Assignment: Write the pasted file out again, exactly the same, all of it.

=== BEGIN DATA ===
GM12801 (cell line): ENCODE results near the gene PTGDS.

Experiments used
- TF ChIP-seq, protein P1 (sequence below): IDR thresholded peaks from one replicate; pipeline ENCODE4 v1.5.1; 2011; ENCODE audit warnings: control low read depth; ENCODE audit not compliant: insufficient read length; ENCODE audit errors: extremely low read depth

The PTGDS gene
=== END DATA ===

GM12801 (cell line): ENCODE results near the gene PTGDS.

Experiments used
- TF ChIP-seq, protein P1 (sequence below): IDR thresholded peaks from one replicate; pipeline ENCODE4 v1.5.1; 2011; ENCODE audit warnings: control low read depth; ENCODE audit not compliant: insufficient read length; ENCODE audit errors: extremely low read depth

The PTGDS gene